are doing now.
By the Boss having to put more pipe liners to work
after you have gotten the eight-hour day it will mean
that there will be less pipe liners looking for a job.
and in order for the Boss to get enough pipe liners
to work he will have to raise your pay.
See how easy it is; all you have to do. Fellow
worker, is to get the pipe liner working along siole
of you. and tell him how the eight-hour dlay will
help him, and then when you have the pipe liners
working in the same camp with you line them up:
(Continued on Page 4.)
Same Old Gompersism.
The Tactics The "Timber Workers Union"
Are Using. The Point They
Are Aiming At.
This question of Tactics is a question that more
or less occupies the time of all labor organizations,
but, after all, Tactics are but the reflections of the
intelligence of an organization, Tactics must always
conform to the FORM of organization as well as the
purpose that that organization has set to accom
plish. It would be absurd for a Craft Union to de
clare for a General Strike, it would be equally absurd
for an organization repreenting one Industry, an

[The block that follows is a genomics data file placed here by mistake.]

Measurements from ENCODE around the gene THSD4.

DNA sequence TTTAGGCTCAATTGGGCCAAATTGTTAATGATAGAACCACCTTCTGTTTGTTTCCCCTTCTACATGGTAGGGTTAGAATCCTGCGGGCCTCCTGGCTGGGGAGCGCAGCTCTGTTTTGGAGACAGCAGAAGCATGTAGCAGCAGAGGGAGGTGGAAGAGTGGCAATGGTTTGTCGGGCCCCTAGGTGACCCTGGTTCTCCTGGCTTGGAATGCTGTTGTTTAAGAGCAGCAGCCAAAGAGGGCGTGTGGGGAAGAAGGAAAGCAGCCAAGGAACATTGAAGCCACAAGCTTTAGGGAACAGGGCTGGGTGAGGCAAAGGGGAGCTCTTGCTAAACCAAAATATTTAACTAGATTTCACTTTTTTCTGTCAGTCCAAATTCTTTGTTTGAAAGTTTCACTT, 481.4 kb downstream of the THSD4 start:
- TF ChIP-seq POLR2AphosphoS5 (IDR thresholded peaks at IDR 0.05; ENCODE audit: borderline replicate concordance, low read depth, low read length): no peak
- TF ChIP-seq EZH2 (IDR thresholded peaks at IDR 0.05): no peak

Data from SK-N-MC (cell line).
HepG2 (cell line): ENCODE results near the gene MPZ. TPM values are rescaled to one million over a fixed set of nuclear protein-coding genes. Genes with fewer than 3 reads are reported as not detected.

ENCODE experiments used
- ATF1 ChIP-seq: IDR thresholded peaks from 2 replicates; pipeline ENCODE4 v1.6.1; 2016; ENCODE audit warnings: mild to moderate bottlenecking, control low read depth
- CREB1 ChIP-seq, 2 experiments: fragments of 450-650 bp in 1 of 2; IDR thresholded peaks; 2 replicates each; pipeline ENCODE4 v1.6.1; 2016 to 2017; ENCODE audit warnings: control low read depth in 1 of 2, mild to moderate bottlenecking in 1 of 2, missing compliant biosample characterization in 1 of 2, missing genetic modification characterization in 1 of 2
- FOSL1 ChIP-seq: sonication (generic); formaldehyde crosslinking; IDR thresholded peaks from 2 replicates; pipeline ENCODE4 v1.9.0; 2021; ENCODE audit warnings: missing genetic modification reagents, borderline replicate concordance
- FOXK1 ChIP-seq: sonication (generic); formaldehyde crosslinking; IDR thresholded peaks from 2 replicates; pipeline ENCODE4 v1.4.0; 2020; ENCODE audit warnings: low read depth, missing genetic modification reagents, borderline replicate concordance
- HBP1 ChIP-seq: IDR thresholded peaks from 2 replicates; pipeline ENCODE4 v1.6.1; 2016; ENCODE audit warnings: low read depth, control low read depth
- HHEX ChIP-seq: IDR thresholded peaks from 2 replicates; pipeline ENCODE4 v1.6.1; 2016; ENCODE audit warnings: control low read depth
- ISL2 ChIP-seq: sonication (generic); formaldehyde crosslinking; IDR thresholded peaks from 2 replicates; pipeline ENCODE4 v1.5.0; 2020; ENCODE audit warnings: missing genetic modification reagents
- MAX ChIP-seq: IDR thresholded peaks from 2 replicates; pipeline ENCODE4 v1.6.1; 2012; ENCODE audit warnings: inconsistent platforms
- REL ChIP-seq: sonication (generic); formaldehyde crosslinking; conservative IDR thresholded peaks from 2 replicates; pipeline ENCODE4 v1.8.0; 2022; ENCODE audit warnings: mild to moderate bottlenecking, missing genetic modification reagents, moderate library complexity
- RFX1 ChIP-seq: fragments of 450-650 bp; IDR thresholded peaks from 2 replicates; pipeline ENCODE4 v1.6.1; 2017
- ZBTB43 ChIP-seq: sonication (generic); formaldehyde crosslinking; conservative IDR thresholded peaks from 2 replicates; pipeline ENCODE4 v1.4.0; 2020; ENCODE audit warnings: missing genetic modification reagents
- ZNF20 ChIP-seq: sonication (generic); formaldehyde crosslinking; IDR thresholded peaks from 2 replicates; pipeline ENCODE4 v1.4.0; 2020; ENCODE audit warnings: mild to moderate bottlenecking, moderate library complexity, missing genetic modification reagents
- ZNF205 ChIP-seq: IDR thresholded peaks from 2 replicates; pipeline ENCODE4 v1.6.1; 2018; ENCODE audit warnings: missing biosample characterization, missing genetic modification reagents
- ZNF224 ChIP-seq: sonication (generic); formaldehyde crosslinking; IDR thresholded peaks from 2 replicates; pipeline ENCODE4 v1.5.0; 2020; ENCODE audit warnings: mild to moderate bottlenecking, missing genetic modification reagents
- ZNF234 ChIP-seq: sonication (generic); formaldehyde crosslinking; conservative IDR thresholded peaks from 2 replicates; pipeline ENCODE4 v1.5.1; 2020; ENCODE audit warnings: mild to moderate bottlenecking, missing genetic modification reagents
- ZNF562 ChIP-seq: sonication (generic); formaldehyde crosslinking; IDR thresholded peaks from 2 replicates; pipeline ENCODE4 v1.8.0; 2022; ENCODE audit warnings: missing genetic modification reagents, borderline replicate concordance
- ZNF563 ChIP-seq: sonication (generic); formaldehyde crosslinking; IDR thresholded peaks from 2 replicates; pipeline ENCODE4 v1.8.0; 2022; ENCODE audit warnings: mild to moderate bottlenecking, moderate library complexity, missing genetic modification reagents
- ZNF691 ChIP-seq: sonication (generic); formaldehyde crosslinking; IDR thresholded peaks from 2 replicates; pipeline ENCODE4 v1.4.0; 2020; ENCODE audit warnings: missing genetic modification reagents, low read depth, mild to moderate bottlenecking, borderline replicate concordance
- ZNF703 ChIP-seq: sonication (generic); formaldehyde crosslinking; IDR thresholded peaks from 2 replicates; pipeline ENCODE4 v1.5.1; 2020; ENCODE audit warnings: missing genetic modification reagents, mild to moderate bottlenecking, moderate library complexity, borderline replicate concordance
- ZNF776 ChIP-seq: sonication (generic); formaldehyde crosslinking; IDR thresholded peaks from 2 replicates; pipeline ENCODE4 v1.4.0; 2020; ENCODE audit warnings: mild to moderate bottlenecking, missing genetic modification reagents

industrial organization at that, to declare for the So
cial Revolution. Why? Because they cannot carry
out their declaration, their organization is not organ
ized on that basis. It will be easy to see that the
Tactics which will be used by a Revolutionary Indus
trial Union, cannot be used by an International repre
senting one Industry, any more than a Craft Union
can use the Tactics of an Industrial Union.
You may say that we don't care how we get the
shorter work-day just so we get it. That a shorter
Iwork-day secured by and through the efforts of the
I. W. W. would be of no more advantage to the
Lumber Workers than the Shorter Work-day secured
by and through the efforts of the Timber Workers
U'nion. I deny this, every word of it.
Did you ever stop to think that to go to the em
ployers of labor with the argument that, by shorten
ing the work-day that his slaves would do as much
work as before, that he would be. assured of greater
efficiency without cost to him; that he would pass it
out to you with a smile? Yet this is the material
being fed to the Lumber Workers of this country
by his new "Union," The Timber Workers. It is a
plain compromise.
You may argue that once the work-day is shortened